Therefore, while there may seem to be some mixed messaging on the sequential evolution of the data, we continue to see a broad-based trend lower in our PMI Composite, which aggregates all US PMIs. PMIs offer us good insight into the marginal changes in demand and supply dynamics for businesses and provide us incremental information on the trajectory of the profits cycle. Our PMI Composite continues to paint a bleak picture for corporate profits:
A weakening profit outlook is not one during which equities are well supported; therefore, our systems expect equities to continue floundering.
ii. Nominal retail sales came in higher than consensus expectations, but real retail sales are contracting. We continue to be in an environment of elevated nominal growth but with increasingly deteriorating real growth. Retail Sales increased 0.29% in August, surprising consensus expectations of -0.1%. This print contributed to a sequential deceleration in the quarterly trend relative to the yearly trend. Below, we show the monthly evolution of the data relative to its 12-monthly trend and consensus expectations:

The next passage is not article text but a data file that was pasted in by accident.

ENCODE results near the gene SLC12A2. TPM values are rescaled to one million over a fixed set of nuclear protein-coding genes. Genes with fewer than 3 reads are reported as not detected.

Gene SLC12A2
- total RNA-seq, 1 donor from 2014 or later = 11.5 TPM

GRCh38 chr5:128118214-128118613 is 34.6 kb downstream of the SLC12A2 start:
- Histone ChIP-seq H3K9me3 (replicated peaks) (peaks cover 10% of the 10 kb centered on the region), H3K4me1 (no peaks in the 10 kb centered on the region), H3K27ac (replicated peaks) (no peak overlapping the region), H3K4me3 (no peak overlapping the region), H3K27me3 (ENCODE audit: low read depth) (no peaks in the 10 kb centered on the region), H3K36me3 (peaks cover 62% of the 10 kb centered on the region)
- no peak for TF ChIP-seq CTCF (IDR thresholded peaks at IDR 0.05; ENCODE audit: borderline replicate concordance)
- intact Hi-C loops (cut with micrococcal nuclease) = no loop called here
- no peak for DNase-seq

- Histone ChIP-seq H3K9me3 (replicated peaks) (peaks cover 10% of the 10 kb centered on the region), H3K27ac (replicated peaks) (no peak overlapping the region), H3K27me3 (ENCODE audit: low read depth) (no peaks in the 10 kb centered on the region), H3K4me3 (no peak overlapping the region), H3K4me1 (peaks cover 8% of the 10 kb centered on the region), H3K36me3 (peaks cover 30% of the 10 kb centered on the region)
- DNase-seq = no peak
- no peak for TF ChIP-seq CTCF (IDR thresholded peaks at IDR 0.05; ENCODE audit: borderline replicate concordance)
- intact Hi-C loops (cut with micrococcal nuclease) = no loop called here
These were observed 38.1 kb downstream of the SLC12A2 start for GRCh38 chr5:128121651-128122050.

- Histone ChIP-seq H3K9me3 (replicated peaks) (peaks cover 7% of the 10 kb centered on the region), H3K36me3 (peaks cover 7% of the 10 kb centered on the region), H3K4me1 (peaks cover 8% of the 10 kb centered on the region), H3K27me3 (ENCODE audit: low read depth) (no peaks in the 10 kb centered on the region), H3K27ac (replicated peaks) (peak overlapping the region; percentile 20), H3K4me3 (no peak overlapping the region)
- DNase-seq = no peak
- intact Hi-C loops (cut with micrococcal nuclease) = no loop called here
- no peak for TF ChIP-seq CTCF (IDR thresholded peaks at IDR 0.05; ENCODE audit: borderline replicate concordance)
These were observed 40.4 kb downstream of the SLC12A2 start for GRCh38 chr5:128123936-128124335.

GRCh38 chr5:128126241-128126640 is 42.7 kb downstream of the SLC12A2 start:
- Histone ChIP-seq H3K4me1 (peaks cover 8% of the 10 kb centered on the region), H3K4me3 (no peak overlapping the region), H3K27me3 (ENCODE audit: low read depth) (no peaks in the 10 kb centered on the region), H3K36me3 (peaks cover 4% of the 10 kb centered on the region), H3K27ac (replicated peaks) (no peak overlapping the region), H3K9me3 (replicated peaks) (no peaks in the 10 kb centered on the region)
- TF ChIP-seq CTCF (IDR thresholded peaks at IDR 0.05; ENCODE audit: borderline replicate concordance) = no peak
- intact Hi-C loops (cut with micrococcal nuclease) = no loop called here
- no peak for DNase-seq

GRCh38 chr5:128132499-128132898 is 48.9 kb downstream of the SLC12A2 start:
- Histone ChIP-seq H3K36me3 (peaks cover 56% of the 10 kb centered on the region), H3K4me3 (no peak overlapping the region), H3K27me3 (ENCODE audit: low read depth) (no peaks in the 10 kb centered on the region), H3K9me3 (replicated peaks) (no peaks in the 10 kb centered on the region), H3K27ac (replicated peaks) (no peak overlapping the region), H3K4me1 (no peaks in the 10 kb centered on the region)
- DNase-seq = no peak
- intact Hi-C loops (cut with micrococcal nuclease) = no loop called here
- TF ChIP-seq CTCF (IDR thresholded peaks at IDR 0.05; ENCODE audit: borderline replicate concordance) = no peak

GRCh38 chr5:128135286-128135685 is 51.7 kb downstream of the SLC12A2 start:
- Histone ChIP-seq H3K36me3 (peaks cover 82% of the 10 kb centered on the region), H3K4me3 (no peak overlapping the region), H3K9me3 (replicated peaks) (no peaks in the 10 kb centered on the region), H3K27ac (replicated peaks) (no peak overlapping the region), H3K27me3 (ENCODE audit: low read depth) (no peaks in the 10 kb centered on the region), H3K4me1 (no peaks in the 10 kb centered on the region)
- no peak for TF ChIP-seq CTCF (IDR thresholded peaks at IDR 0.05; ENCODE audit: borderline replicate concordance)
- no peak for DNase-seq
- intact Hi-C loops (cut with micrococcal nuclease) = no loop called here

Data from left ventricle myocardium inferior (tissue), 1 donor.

What’s more, a significant number of industries actually saw contractions in their nominal sales:
Therefore, while it is evident that real demand is weakening, these are initial signs that nominal demand will weaken as well. However, with nominal demand many multiples ahead of real spending, we are increasingly likely to enter stagflation, i.e., contractionary growth with high inflation. By our estimates, we’re already seeing this in retail sales data. While nominal retail sales increased by 0.3%, real retail sales contracted by -0.2% in August, resulting in a yearly change of -3.4% yearly compared to the prior year. Said differently, inflation is now contributing to more than 100% of nominal retail sales growth. We show nominal and real retail sales below:
With real demand weakening, we see an increasing likelihood that there will be pressure to reduce both output and employment, and today’s industrial production data offered us incremental insight that we are indeed on this path. We will discuss this next.